Internal clearances may have to be readjusted to meet the performance curve. A regular maintenance program is important even if the desired vacuum is achieved. The following items should be checked: 1. If the vacuum pump is furnished with packing, it is supposed to drip. However, excessive leaking of packaging is due to improper adjustment. The packing should be readjusted, and the dripping checked to provide proper cooling. Pumps furnished with mechanical seals should not leak. Make sure that the seals are flushed with clean liquid that is compatible with material used. Check for excessive bearing temperatures. The normal temperature is around 140F. Higher temperatures could be due to misaligned couplings, excessive piping stress, overgreasing, or contaminated lubricant. Check for excessive noise and vibration of the vacuum pump. This could be caused by coupling misalignment, high seal-water flow, high discharge pressure, an improperly anchored pump, bearing failure, water-filled casing during startup, or a lack of air flow to the vacuum pump. Check the motors amperage. A high amperage could be due to high discharge pressure, excessive seal-liquid flow, or motor malfunction. Ensure that the operating service-liquid temperature at the pump inlet and the temperature rise across the pump meet the design limits. If the shaft packing is overheating, check the shaft seal cooling-liquid supply for clogged lines or filters, closed valves, obstructed drain lines, fouled recirculation heat exchanger, or improperly adjusted packing. High temperature may result from a clogged strainer, or partially closed valve. For noise or vibration in the pump, look for an excess of service-liquid flow. Check for misadjusted or malfunctioning flow controls or valves.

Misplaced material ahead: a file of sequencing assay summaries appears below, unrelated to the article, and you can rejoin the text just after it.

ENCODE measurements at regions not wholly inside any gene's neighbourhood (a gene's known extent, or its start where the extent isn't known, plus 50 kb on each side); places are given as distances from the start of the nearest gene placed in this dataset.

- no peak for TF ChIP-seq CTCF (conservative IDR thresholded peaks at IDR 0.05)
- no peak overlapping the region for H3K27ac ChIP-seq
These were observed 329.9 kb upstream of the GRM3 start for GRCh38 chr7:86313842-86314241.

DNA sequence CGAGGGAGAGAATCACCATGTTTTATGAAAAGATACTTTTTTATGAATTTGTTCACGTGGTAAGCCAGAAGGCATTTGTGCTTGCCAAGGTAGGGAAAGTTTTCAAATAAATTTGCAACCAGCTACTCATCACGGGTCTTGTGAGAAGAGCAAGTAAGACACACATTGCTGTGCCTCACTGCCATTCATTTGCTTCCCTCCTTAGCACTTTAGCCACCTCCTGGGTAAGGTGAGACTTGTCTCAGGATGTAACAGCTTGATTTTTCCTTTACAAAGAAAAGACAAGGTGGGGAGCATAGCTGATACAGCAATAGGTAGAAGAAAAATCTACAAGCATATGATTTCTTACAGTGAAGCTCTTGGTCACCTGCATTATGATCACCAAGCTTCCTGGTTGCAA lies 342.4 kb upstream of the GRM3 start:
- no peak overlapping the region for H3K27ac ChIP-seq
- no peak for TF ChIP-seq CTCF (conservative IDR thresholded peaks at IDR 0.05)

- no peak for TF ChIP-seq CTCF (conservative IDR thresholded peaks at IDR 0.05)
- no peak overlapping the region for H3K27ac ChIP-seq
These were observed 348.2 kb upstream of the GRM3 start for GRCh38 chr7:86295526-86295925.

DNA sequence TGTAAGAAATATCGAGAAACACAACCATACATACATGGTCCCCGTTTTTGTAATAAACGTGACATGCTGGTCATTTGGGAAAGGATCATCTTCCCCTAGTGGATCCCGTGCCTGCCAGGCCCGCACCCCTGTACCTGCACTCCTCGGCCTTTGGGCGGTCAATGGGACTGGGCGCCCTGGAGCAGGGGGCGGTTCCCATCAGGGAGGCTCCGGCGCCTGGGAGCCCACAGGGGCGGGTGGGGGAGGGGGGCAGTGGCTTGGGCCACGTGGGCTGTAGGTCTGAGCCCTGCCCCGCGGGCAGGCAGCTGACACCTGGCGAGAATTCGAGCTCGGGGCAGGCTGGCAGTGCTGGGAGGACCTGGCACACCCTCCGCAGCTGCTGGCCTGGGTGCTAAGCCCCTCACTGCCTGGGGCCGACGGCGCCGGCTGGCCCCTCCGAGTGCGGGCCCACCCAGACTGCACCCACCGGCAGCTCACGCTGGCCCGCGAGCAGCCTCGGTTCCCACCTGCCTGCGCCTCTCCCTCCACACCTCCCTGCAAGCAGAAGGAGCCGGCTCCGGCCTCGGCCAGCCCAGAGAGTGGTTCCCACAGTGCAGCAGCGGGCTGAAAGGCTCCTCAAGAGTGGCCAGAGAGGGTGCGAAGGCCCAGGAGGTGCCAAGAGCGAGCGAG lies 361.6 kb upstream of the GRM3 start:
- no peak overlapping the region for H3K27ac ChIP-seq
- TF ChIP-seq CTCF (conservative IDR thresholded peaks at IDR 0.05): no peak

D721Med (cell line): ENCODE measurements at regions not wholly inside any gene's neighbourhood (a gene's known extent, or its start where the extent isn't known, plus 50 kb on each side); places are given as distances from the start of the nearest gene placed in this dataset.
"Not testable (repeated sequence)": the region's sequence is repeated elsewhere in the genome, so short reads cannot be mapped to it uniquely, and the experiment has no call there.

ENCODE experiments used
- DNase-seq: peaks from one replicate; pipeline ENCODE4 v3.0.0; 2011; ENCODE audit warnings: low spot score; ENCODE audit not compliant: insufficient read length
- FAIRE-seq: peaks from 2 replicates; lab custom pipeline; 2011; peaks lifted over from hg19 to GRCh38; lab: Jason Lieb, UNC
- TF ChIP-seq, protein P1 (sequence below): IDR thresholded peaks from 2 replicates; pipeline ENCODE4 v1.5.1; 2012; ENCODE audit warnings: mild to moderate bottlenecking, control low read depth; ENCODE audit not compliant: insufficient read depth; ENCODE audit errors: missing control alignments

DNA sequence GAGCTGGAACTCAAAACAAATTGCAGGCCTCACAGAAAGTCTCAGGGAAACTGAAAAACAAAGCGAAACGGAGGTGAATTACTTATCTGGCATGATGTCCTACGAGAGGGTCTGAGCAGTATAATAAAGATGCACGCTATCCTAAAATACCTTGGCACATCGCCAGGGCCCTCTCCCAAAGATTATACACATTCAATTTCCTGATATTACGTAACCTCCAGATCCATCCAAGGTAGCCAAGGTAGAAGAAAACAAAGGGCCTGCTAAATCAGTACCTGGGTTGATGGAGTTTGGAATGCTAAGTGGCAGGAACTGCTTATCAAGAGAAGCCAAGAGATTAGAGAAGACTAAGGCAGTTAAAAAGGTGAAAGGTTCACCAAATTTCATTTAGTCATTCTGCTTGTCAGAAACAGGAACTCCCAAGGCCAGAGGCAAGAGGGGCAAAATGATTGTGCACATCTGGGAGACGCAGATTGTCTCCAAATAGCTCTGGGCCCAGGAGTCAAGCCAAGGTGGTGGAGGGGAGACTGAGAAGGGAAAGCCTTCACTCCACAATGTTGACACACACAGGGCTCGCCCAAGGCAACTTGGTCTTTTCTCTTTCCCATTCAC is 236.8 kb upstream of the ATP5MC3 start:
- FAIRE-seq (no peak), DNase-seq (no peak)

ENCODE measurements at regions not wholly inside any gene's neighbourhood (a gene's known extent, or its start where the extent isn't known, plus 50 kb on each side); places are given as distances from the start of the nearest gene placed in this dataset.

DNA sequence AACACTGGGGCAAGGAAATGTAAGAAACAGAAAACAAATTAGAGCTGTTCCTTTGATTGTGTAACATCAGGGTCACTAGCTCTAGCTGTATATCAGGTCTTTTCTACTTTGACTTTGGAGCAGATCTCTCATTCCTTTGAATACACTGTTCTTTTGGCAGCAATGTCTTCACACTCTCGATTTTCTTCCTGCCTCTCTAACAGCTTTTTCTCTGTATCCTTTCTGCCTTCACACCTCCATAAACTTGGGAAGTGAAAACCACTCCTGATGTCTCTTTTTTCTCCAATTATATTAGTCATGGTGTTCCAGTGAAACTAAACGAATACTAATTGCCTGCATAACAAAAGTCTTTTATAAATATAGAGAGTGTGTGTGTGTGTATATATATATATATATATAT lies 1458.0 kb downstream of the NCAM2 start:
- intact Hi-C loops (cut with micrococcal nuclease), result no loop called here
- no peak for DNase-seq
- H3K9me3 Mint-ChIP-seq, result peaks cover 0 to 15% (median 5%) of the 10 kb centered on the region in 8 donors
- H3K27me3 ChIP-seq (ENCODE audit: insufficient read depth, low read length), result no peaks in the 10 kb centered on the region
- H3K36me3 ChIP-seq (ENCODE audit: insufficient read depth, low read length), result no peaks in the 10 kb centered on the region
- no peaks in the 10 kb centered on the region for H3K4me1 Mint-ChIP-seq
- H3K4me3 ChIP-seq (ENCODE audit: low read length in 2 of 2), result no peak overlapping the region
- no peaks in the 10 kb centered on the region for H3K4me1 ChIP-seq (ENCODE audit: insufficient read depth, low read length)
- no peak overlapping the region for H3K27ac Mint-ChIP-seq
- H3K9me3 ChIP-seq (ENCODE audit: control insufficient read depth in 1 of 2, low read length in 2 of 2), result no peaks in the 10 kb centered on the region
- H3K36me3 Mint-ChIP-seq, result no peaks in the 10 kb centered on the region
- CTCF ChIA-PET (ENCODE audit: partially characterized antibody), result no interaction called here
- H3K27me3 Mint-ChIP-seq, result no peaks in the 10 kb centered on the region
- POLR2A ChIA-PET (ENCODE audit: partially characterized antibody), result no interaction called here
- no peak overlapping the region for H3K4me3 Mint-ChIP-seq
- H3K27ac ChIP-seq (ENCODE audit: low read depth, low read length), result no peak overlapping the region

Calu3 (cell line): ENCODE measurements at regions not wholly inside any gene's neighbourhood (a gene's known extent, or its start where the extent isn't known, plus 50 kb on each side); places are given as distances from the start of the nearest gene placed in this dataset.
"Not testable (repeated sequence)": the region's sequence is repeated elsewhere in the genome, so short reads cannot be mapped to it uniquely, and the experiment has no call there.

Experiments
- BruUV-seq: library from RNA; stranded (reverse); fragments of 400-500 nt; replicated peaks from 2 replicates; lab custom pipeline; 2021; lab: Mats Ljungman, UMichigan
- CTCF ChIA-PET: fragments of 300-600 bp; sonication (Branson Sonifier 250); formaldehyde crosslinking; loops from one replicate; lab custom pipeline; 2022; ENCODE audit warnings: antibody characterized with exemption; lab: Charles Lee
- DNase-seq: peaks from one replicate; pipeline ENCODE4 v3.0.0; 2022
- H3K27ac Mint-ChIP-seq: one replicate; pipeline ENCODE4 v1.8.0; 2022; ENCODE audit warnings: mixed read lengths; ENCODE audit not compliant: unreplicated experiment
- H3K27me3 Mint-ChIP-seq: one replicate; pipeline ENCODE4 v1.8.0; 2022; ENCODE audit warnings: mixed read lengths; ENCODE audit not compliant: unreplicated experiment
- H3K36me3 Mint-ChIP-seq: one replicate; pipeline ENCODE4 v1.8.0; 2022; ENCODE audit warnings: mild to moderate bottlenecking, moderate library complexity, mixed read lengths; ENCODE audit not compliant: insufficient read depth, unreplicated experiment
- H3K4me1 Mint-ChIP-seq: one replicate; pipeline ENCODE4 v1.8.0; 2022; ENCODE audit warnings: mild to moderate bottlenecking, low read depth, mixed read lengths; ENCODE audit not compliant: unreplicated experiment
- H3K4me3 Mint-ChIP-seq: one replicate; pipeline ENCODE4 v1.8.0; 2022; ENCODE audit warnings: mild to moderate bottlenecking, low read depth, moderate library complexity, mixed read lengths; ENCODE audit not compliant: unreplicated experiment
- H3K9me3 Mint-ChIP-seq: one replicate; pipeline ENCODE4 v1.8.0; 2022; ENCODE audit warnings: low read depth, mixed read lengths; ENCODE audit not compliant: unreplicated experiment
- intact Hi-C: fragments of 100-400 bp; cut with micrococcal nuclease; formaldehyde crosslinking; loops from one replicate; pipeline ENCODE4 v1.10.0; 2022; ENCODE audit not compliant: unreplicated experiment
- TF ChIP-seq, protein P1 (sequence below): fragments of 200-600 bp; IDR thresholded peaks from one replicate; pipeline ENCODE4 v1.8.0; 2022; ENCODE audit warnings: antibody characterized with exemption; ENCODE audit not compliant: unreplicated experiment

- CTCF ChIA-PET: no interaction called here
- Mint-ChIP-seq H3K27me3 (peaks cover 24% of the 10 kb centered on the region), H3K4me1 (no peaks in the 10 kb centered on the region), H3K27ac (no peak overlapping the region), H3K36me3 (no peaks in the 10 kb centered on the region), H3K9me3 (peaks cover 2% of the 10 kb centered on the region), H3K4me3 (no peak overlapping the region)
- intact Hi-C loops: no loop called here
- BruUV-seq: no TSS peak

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If it is determined that the malfunction is not due to external influences, troubleshooting of the equipment can be made as follows: 1. Check the seal liquids temperature rise across the pump. This should be as per design. Even if cooling water temperature and gas composition meet design standards, a reduced seal could be due to a plugged strainer or partially closed valve in the recirculation line. Also, check the recirculating pumps performance (if furnished) and the recirculating heat exchanger for any fouling. Any of these factors could have an effect on the performance of the vacuum system. Check pump speed with a tachometer to make sure it meets design specifications. If the vacuum pump is V-belt driven, check the tension to ensure that the belts are not slipping. Test the vacuum pump per the Heat Exchange Institutes Performance Standards for Liquid Ring Vacuum Pumps, and compare with the manufacturers performance curve.

If the pump floods prior to startup, look for leaking shutoff valves, closed drain valves, or clogged drain lines. Check startup procedures for the proper order of steps. 5. EJECTOR STAGE The typical performance curve for an ejector shows suction pressure versus capacity, usually represented as Dry Air Equivalent (DAE). The DAE is an absolute unit that defines the performance capacity of any ejector stage. Having the curves plotted in this unit allows the analysis to be made with equipment from any ejector manufacturer. Because geothermal loads consist primarily of carbon dioxide and water vapor, the DAE must be converted into an NCG flow specific to conditions at a given plant site. The methodology described here is derived from the standards of the Heat Exchange Institute, the governing body for all steam ejector applications. Information contained in the Heat Exchange Institute standards is accepted universally for this type of equipment. Conversions, which are relatively simple,